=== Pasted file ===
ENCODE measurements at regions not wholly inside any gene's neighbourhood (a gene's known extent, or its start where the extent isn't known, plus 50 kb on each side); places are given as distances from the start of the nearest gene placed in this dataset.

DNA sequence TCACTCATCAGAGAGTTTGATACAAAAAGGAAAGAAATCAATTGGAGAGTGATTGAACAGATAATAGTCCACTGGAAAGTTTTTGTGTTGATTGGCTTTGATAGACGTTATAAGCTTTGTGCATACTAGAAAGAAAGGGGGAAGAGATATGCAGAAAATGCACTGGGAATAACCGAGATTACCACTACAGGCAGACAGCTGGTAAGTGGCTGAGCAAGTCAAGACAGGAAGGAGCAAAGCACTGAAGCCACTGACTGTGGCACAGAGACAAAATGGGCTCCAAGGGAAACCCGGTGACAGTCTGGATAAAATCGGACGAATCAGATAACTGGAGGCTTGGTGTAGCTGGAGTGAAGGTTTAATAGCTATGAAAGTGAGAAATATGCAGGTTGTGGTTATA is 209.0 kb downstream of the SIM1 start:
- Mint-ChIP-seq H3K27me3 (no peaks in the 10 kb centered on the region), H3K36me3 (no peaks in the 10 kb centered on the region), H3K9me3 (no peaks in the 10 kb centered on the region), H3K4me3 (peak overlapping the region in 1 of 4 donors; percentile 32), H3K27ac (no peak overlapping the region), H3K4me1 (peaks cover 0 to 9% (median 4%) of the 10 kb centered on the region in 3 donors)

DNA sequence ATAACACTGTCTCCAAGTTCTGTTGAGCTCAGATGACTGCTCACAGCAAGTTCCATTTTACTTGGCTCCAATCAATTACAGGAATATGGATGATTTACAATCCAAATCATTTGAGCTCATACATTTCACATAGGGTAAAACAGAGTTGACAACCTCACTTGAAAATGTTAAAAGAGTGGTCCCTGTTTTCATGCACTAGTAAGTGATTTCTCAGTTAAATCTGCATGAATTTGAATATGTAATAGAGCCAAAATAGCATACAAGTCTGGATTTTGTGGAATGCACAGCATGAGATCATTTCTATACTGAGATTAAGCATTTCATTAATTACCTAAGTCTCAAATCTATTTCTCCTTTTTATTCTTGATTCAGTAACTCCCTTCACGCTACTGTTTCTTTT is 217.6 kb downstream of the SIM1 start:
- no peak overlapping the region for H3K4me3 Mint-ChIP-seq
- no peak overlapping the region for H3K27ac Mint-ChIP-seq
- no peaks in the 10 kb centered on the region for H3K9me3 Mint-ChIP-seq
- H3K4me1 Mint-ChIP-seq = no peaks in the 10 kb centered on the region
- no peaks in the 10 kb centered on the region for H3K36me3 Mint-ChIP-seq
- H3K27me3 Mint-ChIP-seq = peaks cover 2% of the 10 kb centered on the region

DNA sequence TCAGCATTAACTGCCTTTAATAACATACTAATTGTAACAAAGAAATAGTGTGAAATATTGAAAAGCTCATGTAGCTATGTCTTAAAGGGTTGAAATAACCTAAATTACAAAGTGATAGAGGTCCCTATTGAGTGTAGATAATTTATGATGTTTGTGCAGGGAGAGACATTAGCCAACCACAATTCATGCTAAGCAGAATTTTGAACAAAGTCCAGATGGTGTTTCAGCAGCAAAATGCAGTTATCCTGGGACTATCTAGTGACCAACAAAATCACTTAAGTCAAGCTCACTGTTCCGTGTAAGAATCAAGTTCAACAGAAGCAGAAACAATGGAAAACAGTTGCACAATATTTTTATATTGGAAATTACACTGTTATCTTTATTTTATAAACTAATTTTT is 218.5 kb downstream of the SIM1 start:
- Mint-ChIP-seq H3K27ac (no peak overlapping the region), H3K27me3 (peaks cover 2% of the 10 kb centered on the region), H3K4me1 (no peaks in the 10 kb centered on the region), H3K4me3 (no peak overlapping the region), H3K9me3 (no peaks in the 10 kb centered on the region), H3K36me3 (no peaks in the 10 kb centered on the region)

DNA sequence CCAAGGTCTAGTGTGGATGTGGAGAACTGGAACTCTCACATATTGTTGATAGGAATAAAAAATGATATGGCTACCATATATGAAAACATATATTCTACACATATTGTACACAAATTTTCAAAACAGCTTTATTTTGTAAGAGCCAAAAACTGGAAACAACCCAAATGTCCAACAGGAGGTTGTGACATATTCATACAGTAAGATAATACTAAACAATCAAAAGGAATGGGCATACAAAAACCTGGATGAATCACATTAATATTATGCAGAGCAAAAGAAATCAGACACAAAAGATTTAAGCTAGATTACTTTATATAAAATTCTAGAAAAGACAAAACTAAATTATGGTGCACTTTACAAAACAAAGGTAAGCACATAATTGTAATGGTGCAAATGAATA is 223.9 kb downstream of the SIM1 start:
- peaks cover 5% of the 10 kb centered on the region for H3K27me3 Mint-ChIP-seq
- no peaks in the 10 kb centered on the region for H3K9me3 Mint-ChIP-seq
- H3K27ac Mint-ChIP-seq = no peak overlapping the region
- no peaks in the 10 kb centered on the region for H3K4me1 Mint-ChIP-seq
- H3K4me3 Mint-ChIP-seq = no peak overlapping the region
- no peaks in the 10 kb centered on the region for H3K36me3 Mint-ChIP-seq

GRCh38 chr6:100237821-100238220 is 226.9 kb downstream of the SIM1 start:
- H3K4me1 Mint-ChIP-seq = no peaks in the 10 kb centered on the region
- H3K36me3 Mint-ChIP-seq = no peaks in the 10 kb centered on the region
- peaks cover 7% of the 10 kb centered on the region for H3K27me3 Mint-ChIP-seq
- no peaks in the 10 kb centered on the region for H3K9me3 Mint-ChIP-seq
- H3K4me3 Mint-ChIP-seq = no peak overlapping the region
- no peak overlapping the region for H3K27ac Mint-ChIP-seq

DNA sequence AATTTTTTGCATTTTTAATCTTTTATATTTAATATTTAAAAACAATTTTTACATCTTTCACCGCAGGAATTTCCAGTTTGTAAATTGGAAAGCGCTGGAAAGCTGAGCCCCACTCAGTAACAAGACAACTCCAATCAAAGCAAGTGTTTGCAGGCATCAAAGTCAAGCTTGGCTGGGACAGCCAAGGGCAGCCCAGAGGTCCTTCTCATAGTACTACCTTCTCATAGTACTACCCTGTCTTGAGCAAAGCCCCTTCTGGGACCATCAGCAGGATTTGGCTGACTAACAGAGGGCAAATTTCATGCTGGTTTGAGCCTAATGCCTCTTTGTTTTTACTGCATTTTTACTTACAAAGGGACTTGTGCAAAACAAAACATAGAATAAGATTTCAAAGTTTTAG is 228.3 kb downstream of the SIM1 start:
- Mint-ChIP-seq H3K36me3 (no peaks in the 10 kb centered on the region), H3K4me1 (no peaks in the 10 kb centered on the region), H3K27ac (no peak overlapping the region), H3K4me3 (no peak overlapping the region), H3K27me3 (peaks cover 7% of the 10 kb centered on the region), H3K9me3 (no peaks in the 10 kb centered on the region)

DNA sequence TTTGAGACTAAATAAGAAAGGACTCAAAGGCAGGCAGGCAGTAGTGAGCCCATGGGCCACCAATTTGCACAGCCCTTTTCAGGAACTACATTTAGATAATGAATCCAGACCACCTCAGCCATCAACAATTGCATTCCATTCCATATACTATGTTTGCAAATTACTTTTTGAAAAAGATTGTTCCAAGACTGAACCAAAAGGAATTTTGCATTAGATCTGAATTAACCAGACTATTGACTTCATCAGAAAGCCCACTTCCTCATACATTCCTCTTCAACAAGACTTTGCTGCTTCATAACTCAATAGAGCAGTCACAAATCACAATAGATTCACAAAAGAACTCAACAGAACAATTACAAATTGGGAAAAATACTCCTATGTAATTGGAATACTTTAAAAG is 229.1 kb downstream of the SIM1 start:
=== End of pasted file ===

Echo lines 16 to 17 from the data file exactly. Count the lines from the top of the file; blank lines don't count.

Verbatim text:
- H3K27ac Mint-ChIP-seq = no peak overlapping the region
- no peaks in the 10 kb centered on the region for H3K4me1 Mint-ChIP-seq